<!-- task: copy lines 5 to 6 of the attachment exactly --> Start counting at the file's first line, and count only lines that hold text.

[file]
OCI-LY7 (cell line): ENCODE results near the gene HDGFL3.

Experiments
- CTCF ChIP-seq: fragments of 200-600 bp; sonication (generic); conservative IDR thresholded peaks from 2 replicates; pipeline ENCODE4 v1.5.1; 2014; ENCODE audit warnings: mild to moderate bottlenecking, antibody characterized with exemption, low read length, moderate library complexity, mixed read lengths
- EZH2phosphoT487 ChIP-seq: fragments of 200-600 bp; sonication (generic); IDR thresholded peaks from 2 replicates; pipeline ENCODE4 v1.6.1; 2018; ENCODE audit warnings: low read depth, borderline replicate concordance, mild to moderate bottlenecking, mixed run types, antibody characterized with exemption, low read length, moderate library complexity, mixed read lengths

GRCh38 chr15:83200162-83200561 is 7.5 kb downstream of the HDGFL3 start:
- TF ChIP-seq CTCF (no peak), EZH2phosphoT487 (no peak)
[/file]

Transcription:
GRCh38 chr15:83200162-83200561 is 7.5 kb downstream of the HDGFL3 start:
- TF ChIP-seq CTCF (no peak), EZH2phosphoT487 (no peak)